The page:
New opportunities in chemistry and biology are emerging from a convergence of these disciplines to create new, interdisciplinary approaches. The quantitative methods of synthesis, analysis, and mechanism from chemistry merges with a holistic strategy in living systems to synergize the common goal of elucidating fundamental discoveries that impact human health. As biologists increasingly identify new drug targets using genomic and molecular techniques, there is a need for chemists who can design, synthesize, manipulate, and characterize molecules. Their work will be most effective if they are grounded in the fundamental biology of the problem. In addition to providing chemists with in vivo experience, there is also a clear need for molecular biologists to complement their primary expertise with a greater understanding of chemical principles affecting molecular interactions. Training in molecular recognition, design, synthesis, and reactivity, coupled with additional experience in chemical investigative approaches, will expand the range of tools available to students of biological problems. However, chemistry and biology are significantly different cultures, so there is a substantial challenge is to develop young investigators who move comfortably in both disciplines. Many faculty members in the Department of Chemistry and in the Program in Molecular & Computational Biology have a long history of working together in the area of Chemical Biology. This proposal expands that relationship by creating an interdisciplinary, synergistic training program for a subset of PhD students in Chemistry and in Molecular Biology at the interface of these two areas. This is a value-added approach that builds on the depth in each PhD program to create a new training space. The purpose of this proposal is therefore to create a formal pedagogical structure at the chemistry-biology interface that leverages an existing collaborative research environment to provide a distinct experience to a subset of students, generating a cohort with a unique interdisciplinary identity. We anticipate admitting 4 NIH trainees per year for a two year program, leading to a steady state of 8 trainees. This will be a value added program with a distinct training program for our cohort including a unique 2- year seminar course and a research sabbatical. Our goal is to generate a unique cohort with a distinct identity as USC Chemical Biology.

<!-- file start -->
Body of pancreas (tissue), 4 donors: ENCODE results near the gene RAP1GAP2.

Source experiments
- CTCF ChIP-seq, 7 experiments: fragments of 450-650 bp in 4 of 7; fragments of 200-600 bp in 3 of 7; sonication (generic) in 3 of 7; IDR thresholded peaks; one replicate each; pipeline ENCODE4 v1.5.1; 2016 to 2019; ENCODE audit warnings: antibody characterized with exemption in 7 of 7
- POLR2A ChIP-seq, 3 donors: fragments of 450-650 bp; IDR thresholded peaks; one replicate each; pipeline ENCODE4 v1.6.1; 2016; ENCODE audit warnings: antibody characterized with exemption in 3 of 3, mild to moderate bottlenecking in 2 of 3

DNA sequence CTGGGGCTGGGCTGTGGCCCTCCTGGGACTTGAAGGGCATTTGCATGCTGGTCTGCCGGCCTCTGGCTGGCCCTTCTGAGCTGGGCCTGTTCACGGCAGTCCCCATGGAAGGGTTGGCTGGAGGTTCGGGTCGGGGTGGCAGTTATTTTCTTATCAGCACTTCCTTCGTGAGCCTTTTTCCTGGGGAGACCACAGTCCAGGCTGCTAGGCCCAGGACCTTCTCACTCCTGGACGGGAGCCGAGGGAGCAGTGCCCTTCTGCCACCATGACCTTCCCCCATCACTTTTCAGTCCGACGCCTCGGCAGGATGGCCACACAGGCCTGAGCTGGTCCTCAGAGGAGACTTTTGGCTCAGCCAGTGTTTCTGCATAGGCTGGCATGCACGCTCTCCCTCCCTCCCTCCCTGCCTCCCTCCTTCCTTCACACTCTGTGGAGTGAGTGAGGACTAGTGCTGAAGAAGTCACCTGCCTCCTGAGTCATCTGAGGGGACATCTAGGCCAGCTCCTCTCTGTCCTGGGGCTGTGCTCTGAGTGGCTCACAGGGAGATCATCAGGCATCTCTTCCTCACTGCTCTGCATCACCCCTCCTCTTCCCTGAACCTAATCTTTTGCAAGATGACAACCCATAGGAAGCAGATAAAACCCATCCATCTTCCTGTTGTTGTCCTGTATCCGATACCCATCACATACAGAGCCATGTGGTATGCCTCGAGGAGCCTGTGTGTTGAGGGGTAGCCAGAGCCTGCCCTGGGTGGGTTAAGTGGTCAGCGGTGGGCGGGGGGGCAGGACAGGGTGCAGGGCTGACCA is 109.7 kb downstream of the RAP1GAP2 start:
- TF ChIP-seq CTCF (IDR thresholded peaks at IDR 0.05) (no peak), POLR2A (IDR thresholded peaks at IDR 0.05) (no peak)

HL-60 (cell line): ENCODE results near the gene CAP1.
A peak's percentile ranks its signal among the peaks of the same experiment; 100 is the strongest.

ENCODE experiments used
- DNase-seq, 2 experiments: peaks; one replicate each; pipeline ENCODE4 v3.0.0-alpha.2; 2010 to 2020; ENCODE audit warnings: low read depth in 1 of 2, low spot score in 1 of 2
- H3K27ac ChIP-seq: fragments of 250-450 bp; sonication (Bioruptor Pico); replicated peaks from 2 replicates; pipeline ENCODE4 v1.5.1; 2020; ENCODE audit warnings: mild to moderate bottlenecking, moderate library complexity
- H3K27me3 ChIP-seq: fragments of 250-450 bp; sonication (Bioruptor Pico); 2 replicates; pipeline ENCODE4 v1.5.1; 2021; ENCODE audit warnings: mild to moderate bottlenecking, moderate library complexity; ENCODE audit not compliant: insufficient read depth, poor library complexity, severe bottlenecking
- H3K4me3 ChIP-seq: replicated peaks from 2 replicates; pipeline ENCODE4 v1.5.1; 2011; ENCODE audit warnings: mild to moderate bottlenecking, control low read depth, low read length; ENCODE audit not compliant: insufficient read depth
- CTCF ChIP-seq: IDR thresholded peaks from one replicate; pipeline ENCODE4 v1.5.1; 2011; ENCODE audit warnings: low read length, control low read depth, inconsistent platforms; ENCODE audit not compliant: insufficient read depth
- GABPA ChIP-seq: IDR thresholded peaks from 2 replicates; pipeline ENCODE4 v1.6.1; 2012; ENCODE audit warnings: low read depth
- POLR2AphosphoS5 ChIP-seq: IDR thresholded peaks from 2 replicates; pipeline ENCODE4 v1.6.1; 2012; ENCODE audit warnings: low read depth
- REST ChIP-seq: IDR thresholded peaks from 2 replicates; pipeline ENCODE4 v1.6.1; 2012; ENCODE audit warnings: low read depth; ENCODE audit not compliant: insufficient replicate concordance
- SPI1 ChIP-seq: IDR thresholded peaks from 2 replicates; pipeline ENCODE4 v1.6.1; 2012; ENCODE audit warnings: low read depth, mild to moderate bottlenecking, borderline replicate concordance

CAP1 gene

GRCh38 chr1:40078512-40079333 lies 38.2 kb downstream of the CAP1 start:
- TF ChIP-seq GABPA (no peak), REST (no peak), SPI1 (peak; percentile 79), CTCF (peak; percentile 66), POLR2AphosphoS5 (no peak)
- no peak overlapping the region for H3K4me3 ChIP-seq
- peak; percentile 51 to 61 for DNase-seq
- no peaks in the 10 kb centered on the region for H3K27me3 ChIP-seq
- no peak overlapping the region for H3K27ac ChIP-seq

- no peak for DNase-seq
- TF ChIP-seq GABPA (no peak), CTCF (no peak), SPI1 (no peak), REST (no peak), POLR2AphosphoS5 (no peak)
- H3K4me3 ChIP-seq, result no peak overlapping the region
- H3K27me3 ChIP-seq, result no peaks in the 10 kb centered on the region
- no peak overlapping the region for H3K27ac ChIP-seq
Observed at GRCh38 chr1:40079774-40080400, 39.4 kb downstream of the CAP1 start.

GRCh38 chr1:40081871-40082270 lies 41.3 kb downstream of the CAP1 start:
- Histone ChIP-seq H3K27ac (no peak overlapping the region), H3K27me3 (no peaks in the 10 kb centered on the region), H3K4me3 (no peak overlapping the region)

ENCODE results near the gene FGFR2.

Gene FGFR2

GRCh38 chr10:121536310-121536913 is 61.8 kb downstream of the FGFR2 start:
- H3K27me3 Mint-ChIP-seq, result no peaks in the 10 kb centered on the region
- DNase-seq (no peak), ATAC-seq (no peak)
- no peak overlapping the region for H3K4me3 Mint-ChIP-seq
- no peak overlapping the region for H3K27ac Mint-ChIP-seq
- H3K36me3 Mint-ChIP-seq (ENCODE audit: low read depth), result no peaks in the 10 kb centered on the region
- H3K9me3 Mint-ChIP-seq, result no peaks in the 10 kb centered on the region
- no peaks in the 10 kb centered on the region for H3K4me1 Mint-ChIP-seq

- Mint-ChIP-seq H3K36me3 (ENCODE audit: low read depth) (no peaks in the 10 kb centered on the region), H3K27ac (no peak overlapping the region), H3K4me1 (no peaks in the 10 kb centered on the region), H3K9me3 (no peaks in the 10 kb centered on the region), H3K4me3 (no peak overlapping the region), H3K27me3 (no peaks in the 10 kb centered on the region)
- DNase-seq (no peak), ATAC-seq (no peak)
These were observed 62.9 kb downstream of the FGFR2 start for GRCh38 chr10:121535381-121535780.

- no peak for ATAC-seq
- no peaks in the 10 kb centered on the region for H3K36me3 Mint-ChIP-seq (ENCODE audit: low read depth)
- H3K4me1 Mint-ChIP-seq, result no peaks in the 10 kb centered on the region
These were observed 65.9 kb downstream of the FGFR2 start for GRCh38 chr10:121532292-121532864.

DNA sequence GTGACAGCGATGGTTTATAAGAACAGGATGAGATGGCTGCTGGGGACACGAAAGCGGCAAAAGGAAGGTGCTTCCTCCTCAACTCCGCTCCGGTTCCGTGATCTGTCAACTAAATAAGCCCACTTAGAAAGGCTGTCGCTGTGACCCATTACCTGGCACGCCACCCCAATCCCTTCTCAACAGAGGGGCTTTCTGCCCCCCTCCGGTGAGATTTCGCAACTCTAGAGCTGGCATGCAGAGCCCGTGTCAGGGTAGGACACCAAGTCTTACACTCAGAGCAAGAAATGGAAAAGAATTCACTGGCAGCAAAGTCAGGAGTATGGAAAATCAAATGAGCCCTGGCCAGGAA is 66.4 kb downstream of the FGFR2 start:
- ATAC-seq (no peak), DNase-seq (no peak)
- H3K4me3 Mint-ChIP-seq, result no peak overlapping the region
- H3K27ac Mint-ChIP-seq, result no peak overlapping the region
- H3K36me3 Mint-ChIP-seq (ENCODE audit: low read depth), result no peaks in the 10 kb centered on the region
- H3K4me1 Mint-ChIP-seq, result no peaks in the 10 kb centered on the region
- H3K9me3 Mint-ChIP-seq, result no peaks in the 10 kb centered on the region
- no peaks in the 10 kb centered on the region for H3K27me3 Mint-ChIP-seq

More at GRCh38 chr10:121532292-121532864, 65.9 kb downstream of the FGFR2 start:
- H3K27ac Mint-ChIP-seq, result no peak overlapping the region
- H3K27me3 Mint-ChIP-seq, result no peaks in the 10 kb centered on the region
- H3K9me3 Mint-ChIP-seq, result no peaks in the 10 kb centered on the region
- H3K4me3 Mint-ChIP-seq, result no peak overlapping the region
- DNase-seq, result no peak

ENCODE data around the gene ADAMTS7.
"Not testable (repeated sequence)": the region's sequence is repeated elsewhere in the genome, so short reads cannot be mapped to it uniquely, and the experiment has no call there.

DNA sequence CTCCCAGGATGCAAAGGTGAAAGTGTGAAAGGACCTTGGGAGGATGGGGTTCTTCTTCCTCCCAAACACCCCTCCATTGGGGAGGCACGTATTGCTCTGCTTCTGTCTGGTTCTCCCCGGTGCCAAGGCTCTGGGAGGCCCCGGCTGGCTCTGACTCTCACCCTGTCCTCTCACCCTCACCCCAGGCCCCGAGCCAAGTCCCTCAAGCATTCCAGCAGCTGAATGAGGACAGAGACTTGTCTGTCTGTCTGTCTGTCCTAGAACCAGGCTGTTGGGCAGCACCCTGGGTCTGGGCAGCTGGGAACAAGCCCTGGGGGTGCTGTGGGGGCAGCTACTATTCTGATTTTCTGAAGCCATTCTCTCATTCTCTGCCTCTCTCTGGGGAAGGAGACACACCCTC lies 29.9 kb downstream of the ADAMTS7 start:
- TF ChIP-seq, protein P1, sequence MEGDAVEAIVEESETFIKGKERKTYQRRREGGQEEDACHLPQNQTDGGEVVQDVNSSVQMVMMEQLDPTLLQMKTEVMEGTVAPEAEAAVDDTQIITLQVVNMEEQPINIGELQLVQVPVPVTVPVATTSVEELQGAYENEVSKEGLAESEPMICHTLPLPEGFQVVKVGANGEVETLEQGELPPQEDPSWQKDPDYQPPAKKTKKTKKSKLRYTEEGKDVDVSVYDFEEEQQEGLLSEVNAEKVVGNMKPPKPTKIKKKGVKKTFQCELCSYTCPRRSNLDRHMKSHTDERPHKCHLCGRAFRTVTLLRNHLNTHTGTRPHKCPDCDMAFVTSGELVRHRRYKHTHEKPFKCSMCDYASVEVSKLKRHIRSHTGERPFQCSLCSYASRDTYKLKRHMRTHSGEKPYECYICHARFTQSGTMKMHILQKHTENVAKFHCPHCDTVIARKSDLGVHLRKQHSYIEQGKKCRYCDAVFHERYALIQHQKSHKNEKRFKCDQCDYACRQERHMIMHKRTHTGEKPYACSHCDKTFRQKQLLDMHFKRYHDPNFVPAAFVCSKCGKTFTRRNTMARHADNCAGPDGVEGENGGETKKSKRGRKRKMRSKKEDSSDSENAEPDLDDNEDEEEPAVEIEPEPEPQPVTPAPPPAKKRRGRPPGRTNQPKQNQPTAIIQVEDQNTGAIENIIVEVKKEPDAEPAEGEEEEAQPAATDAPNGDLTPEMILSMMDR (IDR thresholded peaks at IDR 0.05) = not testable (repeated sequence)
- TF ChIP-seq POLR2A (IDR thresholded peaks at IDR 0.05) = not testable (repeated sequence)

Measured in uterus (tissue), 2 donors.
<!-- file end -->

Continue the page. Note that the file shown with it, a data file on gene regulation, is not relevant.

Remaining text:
This program brings together graduate students in chemistry and molecular biology to provide them unique training at the interface of these disciplines. The quantitative methods of synthesis, analysis, and mechanism from chemistry merges with a holistic strategy in living systems to synergize the common goal of elucidating fundamental discoveries that impact human health.
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